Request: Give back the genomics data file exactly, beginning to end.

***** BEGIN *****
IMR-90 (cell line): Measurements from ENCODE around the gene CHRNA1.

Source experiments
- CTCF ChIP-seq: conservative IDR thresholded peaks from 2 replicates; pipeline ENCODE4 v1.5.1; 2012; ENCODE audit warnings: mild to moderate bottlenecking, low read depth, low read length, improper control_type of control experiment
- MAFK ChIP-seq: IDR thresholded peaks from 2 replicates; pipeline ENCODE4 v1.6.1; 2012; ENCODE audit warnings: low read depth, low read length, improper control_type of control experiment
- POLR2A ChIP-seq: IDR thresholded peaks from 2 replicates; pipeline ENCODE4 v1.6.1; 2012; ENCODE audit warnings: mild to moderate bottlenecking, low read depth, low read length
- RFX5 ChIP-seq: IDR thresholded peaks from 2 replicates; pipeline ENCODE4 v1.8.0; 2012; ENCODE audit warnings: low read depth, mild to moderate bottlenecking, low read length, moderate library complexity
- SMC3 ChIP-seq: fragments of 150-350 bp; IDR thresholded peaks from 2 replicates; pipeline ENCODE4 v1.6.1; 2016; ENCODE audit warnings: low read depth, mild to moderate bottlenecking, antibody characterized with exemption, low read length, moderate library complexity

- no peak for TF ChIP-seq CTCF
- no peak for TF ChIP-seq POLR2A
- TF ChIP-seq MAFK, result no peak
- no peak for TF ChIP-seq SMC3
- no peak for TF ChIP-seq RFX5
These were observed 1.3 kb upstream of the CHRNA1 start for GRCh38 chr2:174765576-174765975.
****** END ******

IMR-90 (cell line): Measurements from ENCODE around the gene CHRNA1.

Source experiments
- CTCF ChIP-seq: conservative IDR thresholded peaks from 2 replicates; pipeline ENCODE4 v1.5.1; 2012; ENCODE audit warnings: mild to moderate bottlenecking, low read depth, low read length, improper control_type of control experiment
- MAFK ChIP-seq: IDR thresholded peaks from 2 replicates; pipeline ENCODE4 v1.6.1; 2012; ENCODE audit warnings: low read depth, low read length, improper control_type of control experiment
- POLR2A ChIP-seq: IDR thresholded peaks from 2 replicates; pipeline ENCODE4 v1.6.1; 2012; ENCODE audit warnings: mild to moderate bottlenecking, low read depth, low read length
- RFX5 ChIP-seq: IDR thresholded peaks from 2 replicates; pipeline ENCODE4 v1.8.0; 2012; ENCODE audit warnings: low read depth, mild to moderate bottlenecking, low read length, moderate library complexity
- SMC3 ChIP-seq: fragments of 150-350 bp; IDR thresholded peaks from 2 replicates; pipeline ENCODE4 v1.6.1; 2016; ENCODE audit warnings: low read depth, mild to moderate bottlenecking, antibody characterized with exemption, low read length, moderate library complexity

- no peak for TF ChIP-seq CTCF
- no peak for TF ChIP-seq POLR2A
- TF ChIP-seq MAFK, result no peak
- no peak for TF ChIP-seq SMC3
- no peak for TF ChIP-seq RFX5
These were observed 1.3 kb upstream of the CHRNA1 start for GRCh38 chr2:174765576-174765975.